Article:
While early Christians used the T-shape to represent the cross in writing and gesture, the use of the Greek cross and Latin cross, i.e. crosses with intersecting beams, appears in Christian art towards the end of Late Antiquity. An early example of the cruciform halo, used to identify Christ in paintings, is found in the Miracles of the Loaves and Fishes mosaic of Sant'Apollinare Nuovo, Ravenna (6th century). The Patriarchal cross, a Latin cross with an additional horizontal bar, first appears in the 10th century. A wide variation of cross symbols is introduced for the purposes of heraldry beginning in the age of the Crusades.[27]

Marks and graphemes[edit]

The cross mark is used to mark a position, or as a check mark, but also to mark deletion. Derived from Greek Chi are the Latin letter X, Cyrillic Kha and possibly runic Gyfu.

Egyptian hieroglyphs involving cross shapes include ankh "life", ndj "protect" and nfr "good; pleasant, beautiful".

Sumerian cuneiform had a simple cross-shaped character, consisting of a horizontal and a vertical wedge (𒈦), read as maš "tax, yield, interest"; the superposition of two diagonal wedges results in a decussate cross (𒉽), read as pap "first, pre-eminent" (the superposition of these two types of crosses results in the eight-pointed star used as the sign for "sky" or "deity" (𒀭), DINGIR). The cuneiform script has other, more complex, cruciform characters, consisting of an arrangement of boxes or the fourfold arrangement of other characters, including the archaic cuneiform characters LAK-210, LAK-276, LAK-278, LAK-617 and the classical sign EZEN (𒂡).[28]

Phoenician tāw is still cross-shaped in Paleo-Hebrew alphabet and in some Old Italic scripts (Raetic and Lepontic), and its descendant T becomes again cross-shaped in the Latin minuscule t. The plus sign (+) is derived from Latin t via a simplification of a ligature for et "and" (introduced by Johannes Widmann in the late 15th century).

The letter Aleph is cross-shaped in Aramaic and paleo-Hebrew.

Egyptian hieroglyphs with cross-shapes include Gardiner Z9 – Z11 ("crossed sticks", "crossed planks").

Other, unrelated cross-shaped letters include Brahmi ka (predecessor of the Devanagari letter क) and Old Turkic (Orkhon) and Old Hungarian b, and Katakanana and メme.

The multiplication sign (×), often attributed to William Oughtred (who first used it in an appendix to the 1618 edition of John Napier's Descriptio) apparently had been in occasional use since the mid 16th century.[29]

Other typographical symbols resembling crosses include the dagger or obelus (†), the Chinese (, Kangxi radical 24) and Roman (X ten).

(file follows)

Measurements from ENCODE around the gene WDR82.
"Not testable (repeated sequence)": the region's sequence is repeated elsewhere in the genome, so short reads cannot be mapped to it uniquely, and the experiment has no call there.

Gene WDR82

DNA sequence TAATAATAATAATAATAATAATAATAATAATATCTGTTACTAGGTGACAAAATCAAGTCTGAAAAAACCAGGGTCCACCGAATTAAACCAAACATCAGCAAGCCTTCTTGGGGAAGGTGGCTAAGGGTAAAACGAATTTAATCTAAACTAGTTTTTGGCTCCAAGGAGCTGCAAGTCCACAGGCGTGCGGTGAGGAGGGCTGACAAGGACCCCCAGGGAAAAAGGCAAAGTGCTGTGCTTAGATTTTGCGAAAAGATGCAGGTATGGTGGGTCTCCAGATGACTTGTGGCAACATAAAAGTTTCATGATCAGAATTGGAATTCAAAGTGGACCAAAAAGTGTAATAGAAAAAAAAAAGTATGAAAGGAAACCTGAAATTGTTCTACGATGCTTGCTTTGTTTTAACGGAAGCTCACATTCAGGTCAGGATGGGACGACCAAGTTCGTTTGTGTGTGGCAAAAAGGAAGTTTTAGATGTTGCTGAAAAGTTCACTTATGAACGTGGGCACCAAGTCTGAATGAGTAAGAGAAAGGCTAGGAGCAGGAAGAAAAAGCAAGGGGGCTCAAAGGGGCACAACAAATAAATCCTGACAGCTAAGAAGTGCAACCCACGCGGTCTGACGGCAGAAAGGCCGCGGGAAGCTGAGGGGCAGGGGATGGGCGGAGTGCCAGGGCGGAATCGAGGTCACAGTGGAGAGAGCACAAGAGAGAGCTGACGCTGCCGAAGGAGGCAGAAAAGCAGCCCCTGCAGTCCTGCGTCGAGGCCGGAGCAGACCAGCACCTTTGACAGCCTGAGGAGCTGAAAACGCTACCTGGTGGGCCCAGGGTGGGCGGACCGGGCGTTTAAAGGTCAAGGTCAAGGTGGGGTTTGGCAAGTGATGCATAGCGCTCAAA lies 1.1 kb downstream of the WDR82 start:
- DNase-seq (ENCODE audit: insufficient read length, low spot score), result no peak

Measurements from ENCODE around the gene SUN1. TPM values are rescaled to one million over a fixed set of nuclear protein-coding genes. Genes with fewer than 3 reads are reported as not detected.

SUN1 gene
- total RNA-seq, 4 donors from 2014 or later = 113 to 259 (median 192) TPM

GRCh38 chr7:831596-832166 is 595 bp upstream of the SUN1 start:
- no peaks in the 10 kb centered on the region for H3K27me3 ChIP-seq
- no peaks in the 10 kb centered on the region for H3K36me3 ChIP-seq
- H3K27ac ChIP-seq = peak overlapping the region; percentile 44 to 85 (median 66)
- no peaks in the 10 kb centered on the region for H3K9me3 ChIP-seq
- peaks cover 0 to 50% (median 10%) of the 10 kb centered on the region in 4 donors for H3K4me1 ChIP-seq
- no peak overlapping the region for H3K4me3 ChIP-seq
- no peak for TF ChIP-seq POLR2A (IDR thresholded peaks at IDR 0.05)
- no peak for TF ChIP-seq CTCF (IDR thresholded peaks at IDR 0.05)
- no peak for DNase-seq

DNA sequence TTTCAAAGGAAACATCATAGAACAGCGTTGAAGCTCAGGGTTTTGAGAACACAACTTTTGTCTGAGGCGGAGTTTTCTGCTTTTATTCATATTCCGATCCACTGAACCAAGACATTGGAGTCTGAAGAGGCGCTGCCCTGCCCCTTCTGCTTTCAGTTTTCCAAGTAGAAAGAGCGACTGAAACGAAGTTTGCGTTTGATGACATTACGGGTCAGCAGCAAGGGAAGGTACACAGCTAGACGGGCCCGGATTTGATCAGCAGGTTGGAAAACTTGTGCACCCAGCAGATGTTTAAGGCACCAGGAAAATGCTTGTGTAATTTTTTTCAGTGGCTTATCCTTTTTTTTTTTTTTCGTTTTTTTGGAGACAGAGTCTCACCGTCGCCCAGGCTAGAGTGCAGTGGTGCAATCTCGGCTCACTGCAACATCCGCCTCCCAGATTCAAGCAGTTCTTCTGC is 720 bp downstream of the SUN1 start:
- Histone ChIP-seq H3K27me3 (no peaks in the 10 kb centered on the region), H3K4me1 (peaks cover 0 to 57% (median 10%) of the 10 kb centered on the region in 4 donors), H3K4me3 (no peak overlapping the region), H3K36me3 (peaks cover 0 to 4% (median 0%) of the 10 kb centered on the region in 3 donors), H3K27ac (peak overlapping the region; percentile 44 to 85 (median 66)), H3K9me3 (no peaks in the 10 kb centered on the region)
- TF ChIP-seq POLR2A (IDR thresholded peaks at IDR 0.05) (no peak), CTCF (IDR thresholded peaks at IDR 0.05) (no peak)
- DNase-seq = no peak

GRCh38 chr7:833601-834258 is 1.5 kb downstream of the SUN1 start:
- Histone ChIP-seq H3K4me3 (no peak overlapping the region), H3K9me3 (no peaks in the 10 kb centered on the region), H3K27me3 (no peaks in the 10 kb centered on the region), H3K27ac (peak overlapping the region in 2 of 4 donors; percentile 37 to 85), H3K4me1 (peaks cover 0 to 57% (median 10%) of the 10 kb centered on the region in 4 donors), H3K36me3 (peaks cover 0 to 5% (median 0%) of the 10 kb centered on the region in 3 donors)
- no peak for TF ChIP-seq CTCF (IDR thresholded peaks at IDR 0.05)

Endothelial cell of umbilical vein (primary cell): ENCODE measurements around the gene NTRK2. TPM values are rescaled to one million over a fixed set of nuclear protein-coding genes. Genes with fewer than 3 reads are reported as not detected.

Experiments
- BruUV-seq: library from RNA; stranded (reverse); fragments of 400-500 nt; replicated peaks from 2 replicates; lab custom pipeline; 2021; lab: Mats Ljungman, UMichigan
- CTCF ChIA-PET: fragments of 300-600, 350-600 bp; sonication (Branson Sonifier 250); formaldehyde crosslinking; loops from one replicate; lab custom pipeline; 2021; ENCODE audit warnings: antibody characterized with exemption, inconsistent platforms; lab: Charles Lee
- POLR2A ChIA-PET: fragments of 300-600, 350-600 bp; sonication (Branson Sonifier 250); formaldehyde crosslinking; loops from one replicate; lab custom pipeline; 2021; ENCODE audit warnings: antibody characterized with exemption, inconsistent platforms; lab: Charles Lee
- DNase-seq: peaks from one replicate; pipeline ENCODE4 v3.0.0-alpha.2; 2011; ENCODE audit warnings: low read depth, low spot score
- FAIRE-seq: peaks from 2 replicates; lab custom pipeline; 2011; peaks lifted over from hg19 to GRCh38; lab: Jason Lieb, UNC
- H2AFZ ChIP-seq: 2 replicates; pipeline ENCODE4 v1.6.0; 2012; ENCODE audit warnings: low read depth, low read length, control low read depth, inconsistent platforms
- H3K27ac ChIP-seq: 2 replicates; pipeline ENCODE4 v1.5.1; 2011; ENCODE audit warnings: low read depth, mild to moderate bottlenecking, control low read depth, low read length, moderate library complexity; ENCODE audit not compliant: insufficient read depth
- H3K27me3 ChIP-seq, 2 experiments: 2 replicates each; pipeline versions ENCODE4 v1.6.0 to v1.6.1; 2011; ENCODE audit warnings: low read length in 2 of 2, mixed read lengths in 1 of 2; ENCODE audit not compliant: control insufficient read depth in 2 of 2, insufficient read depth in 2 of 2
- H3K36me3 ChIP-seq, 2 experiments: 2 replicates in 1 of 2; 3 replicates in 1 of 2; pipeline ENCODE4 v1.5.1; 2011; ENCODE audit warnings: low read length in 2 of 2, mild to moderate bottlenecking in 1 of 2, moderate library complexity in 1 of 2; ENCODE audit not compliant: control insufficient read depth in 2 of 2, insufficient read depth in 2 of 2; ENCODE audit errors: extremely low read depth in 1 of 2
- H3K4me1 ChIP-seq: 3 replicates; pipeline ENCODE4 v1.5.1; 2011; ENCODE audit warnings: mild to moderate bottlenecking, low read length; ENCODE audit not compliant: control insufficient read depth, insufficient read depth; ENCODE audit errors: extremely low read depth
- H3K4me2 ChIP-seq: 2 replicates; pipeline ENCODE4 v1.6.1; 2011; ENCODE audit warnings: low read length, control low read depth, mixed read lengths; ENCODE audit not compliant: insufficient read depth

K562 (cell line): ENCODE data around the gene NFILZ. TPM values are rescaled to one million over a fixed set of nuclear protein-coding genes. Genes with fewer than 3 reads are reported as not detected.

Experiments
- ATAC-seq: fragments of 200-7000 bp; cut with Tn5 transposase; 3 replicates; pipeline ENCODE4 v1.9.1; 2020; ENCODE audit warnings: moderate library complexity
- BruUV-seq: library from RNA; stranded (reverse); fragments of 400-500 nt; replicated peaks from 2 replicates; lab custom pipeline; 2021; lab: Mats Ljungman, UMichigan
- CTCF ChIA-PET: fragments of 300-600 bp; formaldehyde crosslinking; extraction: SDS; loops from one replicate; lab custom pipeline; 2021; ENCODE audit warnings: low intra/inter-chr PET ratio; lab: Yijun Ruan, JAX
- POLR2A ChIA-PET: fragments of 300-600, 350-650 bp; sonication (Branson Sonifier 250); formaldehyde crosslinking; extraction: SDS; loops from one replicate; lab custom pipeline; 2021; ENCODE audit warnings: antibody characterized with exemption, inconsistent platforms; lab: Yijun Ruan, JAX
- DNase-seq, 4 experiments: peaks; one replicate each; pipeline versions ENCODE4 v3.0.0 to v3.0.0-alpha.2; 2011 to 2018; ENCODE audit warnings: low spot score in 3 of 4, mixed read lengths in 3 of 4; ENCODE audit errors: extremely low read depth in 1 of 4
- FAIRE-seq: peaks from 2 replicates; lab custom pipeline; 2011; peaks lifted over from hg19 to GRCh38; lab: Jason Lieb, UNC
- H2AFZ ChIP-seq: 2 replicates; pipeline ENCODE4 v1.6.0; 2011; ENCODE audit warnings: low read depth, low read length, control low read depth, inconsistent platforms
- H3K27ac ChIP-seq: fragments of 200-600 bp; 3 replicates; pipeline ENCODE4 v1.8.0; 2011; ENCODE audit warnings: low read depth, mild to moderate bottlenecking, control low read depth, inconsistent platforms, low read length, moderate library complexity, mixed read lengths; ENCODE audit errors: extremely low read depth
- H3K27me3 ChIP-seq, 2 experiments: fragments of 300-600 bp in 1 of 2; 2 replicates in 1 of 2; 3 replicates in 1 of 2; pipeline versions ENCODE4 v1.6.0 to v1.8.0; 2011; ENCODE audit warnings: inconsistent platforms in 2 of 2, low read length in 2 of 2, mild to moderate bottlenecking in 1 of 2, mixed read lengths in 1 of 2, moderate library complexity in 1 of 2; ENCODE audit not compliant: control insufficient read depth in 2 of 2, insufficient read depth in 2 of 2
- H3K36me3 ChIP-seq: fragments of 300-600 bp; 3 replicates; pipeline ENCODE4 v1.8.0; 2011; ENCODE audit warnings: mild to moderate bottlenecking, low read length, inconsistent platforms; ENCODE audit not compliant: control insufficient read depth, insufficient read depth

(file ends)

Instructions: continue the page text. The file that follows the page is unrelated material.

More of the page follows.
Unicode has a variety of cross symbols in the "Dingbat" block (U+2700–U+27BF):

✕ ✖ ✗ ✘ ✙ ✚ ✛ ✜ ✝ ✞ ✟ ✠ ✢ ✣ ✤ ✥

The Miscellaneous Symbols block (U+2626 to U+262F) adds three specific Christian cross variants, viz. the Patriarchal cross (☦), Cross of Lorraine (☨) and Cross potent (☩, mistakenly labeled a "Cross of Jerusalem").


The following is a list of cross symbols, except for variants of the Christian cross and Heraldic crosses, for which see the dedicated lists at Christian cross variants and Crosses in heraldry, respectively.

Crosses as emblems and symbols
Picture Cross name Description
Ankh The ankh or crux ansata, an Egyptian hieroglyph representing "life".
Basque cross The Basque cross or lauburu.
the Sun cross The "sun cross" or "wheel cross" appears with some regularity in prehistoric European artefacts, usually interpreted as a solar symbol, perhaps representing the spoked wheel of the Sun chariot.

The swastika or crux gammata (in heraldry fylfot), historically used as a symbol in Buddhism, Jainism and Hinduism, and widely popular in the early 20th century as a symbol of good luck or prosperity before adopted as a symbol of Nazism in the 1920s and 30s.

As a design element
Picture Cross name Description
Crossed keys Symbol of the Papacy used in various emblems representing the keys to heaven.
Crossed swords The crossed swords symbol (⚔ at Unicode U+2694) is used to represent battlegrounds on maps. It is also used to show that person died in battle or that a war machine was lost in action. Two crossed swords also look like a Christian cross and the mixed symbolism has been used in military decorations. It is also a popular way to display swords on a wall often with a shield in the center
Four-leaf clover Used as a symbol for luck as well as a stand in for a cross in various works.
Skull and crossbones Traditionally used to mark Spanish cemeteries; the symbol evolved to represent death/danger, poison, and pirates.

Physical gestures[edit]

Cross shapes are made by a variety of physical gestures. Crossing the fingers of one hand is a common invocation of the symbol. The sign of the cross associated with Christian genuflection is made with one hand: in Eastern Orthodox tradition the sequence is head-heart-right shoulder-left shoulder, while in Oriental Orthodox, Catholic and Anglican tradition the sequence is head-heart-left-right.

Crossing the index fingers of both hands represents and a charm against evil in European folklore. Other gestures involving more than one hand include the "cross my heart" movement associated with making a promise and the Tau shape of the referee's "time out" hand signal.

In Chinese-speaking cultures, crossed index fingers represent the number 10.


Unicode provides various cross symbol:[30]

Symbol Name Code point
Heavy Greek Cross U+271A
Maltese Cross U+2720
East Syriac Cross U+2671
West Syriac Cross U+2670
Jerusalem Cross U+2629
Cross of Lorraine U+2628
Cross of Jerusalem U+2629
Latin Cross outline U+271F
Shadowed White Latin Cross U+271E
Outlined Cross U+271F
Latin Roman Cross U+271D
Cross U+2020
Open Centre Cross U+271B
Outlined Greek Cross U+2719
Heavy Ballot X U+2718
Heavy Open Centre Cross U+271C
Heavy Multiplication X U+2716
Cross Mark U+274C
Ballot X U+2717
Four Teardrop-Spoked Asterisk U+2722
Heavy Four Balloon-Spoked Asterisk U+2724


  1. ^ Rebecca Stein, Philip L. Stein. The Anthropology of Religion, Magic, and Witchcraft. Taylor & Francis. p. 62. The cross is a symbol most clearly associated with Christianity.
  2. ^ Christianity: an introduction by Alister E. McGrath 2006 ISBN 1-4051-0901-7 pages 321-323
  3. ^ George Willard Benson. The Cross: Its History and Symbolism. p. 11.
  4. ^ "Nefer".